Unwins Seeds

Favourite Hardy Annuals to sow now - Poppies

05 September 2014 | Posted in Gardening by The Unwins Family

Sow poppies.

If you sow poppies directly outside now where you want them to flower you’ll have poppies in bloom early next summer.

Whether you love brilliantly coloured field poppies or the ruffled petals of double flowered poppies such as Papaver somniferum, there are plenty to choose from.

 Papaver somniferum ‘Summer Sorbets’ look more like peonies than poppies; while   Shirley poppies Papaver rhoeas come in a range of shades from pearly whites to vibrant reds and plums.

Whichever poppy you choose poppy flowers seem to be made of tissue paper; yet seen en masse they make an impressive show.

Another annual plant that is commonly known as Californian Poppy is Eschscholzia californica. They have dish-shaped tissue-paper blooms and blue-grey ferny foliage. California poppies are sun-lovers; they really enjoy the heat and thrive on poor, thin and stony soils; although they will also grow well in shadier conditions and on improved soils.

Whatever you’re growing, whether it’s hardy flowering annuals or a collection of hardy herbs or salads the method for direct sowing outside is the same. It is also very simple; you won’t need special tools, just a rake, a hand fork and some plant labels, and a watering can.


1 First prepare the area by getting rid of weeds and removing any large stones then rake the soil so it is level and crumbly (often described as a ‘fine tilth’).

2 Mark out an area in the soil for each different seed variety.  They can be sown in lines, blocks or circles but sowing in overlapping drifts produces a very natural effect.

3 Mark out ‘drills’ - shallow depressions within each area, where you’ll sow the seed. You can make them with the tip of the rake or a bamboo cane.

4 Sprinkle the seed very finely along the drills; sow the seed thinly because seedlings will need space to grow and mature.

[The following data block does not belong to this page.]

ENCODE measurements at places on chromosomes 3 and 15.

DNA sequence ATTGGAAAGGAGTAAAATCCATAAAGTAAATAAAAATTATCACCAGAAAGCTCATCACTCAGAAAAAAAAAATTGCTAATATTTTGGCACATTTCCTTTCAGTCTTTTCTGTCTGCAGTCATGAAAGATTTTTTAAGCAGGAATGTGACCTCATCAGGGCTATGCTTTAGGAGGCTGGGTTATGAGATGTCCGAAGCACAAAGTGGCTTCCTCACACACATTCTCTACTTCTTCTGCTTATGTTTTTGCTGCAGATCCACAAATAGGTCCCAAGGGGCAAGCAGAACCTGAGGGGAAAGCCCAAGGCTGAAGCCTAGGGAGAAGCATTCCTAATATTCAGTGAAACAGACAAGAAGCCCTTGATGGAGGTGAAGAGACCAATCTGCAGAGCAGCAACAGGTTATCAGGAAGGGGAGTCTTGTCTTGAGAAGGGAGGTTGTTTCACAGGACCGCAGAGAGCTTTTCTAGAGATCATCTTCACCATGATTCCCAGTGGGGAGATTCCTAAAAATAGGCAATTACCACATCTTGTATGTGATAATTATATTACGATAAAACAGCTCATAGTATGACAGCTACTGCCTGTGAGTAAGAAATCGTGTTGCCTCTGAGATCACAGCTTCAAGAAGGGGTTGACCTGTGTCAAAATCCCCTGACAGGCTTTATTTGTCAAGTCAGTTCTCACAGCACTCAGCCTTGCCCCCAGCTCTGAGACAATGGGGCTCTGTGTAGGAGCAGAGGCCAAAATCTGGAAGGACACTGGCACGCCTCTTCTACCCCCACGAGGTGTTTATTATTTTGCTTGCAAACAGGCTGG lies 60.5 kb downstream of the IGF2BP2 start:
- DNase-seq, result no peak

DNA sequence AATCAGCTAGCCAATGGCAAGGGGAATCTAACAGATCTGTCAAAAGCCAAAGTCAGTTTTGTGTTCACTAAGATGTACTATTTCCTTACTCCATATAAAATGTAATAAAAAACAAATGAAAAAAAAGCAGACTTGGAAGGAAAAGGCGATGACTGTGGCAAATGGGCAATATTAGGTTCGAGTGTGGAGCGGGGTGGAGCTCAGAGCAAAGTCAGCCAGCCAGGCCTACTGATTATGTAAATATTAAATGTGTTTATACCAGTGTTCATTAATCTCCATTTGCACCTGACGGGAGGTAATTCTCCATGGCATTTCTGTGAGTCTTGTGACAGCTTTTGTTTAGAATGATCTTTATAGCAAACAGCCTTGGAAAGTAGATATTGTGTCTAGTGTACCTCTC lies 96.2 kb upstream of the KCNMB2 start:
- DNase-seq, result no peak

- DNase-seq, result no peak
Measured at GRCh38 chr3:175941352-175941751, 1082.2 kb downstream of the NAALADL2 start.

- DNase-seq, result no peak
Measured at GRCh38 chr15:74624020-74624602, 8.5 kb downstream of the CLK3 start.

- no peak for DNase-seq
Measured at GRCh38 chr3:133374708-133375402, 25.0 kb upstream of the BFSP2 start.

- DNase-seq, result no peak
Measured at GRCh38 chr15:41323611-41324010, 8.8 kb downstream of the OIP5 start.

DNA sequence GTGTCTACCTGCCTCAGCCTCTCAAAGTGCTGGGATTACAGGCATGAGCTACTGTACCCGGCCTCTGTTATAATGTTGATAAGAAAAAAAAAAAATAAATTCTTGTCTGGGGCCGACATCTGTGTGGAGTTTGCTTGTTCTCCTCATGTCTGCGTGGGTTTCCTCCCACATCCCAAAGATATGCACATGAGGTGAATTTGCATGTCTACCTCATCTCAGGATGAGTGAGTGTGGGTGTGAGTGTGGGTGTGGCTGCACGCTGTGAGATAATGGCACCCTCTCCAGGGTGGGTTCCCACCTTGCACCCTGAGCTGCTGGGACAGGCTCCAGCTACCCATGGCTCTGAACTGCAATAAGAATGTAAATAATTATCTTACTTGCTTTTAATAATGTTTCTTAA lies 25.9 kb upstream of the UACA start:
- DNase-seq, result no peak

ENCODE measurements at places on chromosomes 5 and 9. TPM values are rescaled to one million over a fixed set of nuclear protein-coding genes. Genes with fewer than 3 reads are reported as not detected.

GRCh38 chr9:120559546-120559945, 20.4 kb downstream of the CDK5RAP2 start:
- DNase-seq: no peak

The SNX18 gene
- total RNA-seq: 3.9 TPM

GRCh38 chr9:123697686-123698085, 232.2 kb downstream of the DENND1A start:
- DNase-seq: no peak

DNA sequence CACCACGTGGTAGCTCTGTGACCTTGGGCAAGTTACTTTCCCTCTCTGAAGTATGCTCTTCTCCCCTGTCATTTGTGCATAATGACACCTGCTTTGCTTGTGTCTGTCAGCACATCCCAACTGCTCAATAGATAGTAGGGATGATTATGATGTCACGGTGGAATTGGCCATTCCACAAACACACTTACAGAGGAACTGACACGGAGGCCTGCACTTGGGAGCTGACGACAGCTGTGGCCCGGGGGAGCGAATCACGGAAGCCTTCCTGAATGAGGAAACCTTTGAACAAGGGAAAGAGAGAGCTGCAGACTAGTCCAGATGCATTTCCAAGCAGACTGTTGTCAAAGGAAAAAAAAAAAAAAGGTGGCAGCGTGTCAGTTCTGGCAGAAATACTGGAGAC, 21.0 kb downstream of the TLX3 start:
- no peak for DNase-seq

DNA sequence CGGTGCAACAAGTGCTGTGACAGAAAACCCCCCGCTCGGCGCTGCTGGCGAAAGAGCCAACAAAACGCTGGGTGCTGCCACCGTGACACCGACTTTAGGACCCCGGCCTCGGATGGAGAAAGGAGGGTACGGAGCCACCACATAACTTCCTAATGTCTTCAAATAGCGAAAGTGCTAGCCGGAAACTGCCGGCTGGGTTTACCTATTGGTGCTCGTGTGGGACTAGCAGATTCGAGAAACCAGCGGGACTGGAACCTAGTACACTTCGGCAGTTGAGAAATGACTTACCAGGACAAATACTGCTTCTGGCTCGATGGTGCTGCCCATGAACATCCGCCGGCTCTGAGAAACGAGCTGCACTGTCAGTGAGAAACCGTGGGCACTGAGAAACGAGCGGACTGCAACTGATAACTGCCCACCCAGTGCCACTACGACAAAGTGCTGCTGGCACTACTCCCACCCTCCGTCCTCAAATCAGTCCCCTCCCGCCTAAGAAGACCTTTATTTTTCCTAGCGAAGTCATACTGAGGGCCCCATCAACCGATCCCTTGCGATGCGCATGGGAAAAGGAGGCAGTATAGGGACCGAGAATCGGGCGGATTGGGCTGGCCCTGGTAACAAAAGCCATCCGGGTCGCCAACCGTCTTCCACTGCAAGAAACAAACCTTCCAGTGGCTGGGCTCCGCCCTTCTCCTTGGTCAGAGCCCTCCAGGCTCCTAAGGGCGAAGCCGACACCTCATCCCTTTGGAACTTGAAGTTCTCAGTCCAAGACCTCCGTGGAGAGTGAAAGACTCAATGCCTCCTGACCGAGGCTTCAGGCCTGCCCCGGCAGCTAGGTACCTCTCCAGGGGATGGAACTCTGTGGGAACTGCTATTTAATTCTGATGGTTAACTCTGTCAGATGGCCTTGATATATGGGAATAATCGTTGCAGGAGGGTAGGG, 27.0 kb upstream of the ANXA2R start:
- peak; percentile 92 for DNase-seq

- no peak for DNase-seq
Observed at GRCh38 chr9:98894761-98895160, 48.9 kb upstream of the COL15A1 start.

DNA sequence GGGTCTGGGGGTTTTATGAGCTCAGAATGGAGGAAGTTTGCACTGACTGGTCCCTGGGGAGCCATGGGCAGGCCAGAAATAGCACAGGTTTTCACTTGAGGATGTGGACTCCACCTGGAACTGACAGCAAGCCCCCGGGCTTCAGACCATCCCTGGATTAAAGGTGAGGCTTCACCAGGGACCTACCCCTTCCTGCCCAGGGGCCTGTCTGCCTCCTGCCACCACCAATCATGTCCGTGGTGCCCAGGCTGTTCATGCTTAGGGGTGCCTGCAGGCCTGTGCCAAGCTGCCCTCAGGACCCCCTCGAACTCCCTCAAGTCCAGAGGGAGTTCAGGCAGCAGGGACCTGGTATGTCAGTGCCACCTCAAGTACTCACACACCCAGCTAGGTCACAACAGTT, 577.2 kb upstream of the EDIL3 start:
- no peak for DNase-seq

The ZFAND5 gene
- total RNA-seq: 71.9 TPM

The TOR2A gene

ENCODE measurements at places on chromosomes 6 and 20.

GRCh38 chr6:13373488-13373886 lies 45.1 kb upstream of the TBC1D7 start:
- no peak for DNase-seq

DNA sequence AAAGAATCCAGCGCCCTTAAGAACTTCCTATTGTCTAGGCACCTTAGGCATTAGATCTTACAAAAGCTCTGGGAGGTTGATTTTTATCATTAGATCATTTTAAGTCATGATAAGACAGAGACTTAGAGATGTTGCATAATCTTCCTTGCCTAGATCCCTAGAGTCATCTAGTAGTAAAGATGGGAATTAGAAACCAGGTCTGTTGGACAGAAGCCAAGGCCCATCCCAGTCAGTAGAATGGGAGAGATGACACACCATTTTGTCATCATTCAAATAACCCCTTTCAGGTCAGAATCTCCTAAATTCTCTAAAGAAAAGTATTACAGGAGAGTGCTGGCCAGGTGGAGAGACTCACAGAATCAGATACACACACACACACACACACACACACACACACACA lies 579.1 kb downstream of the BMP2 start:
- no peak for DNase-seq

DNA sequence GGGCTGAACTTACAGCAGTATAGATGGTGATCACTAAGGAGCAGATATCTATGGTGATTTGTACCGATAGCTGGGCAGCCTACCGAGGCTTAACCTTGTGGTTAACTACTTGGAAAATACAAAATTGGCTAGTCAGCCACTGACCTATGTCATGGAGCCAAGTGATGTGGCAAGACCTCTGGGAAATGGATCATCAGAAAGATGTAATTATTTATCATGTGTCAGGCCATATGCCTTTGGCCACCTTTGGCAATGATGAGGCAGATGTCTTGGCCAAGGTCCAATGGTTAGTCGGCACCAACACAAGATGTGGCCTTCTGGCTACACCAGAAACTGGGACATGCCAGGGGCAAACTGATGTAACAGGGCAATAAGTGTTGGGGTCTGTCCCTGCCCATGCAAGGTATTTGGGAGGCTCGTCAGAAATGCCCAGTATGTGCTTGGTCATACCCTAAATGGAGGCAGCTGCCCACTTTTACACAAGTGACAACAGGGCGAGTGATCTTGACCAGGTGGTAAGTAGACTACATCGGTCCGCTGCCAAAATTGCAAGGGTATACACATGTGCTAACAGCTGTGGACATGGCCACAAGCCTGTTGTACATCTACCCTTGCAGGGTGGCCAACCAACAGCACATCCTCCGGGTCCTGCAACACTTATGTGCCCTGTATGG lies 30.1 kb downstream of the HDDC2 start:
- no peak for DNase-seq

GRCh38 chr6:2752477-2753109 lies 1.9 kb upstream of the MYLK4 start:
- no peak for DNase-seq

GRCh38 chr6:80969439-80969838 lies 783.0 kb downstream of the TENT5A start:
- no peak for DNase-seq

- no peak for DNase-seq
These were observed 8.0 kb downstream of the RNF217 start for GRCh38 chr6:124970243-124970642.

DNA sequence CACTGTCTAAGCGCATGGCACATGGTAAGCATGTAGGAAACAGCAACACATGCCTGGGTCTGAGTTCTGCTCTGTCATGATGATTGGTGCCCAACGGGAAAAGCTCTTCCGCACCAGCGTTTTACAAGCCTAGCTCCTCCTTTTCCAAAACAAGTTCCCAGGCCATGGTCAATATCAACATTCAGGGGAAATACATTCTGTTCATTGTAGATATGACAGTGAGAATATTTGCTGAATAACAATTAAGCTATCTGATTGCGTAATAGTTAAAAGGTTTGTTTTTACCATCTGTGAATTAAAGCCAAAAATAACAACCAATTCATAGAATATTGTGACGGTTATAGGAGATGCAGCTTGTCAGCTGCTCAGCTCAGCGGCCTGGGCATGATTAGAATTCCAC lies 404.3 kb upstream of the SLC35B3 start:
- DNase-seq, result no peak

5 cover it over very lightly with soil when the seed is sown; you can do this with your hands or a hand fork or by raking it gently along the drill, then and add a plant label- (It’s easy to forget what you’ve sown if you miss out this step!)

6 Finally, water the length of the drill; use a watering can fitted with a fine spray or a sprinkle bar to avoid washing the seed out of the ground.


To mark out areas like the professionals fill a drinks bottle with sand and trickle the sand slowly from the bottle to mark out different areas for each seed variety.

Unless you have a large space to fill you will only need a small amount of seed so don’t be tempted to sow the whole packet into one small space!

If cats or foxes are a problem in your area cover the soil after sowing with mesh or fleece; or put down a few rose prunings or holly stems to deter animals from disturbing the area while your seeds are germinating.

After care

Keep the area watered in dry spells; but don’t saturate the soil.

Germination will take place within a week or two, depending on the weather, and you’ll see the first true leaves appearing. (Embryonic seed leaves, called cotyledon, appear first followed by the plants true leaves).

Thin out any congested clumps if necessary, leaving space around each stem so seedlings don’t have to compete with neighbours that are too close.

TIP Don’t weed ANYTHING until you are certain which are your precious seedlings and which are weeds!


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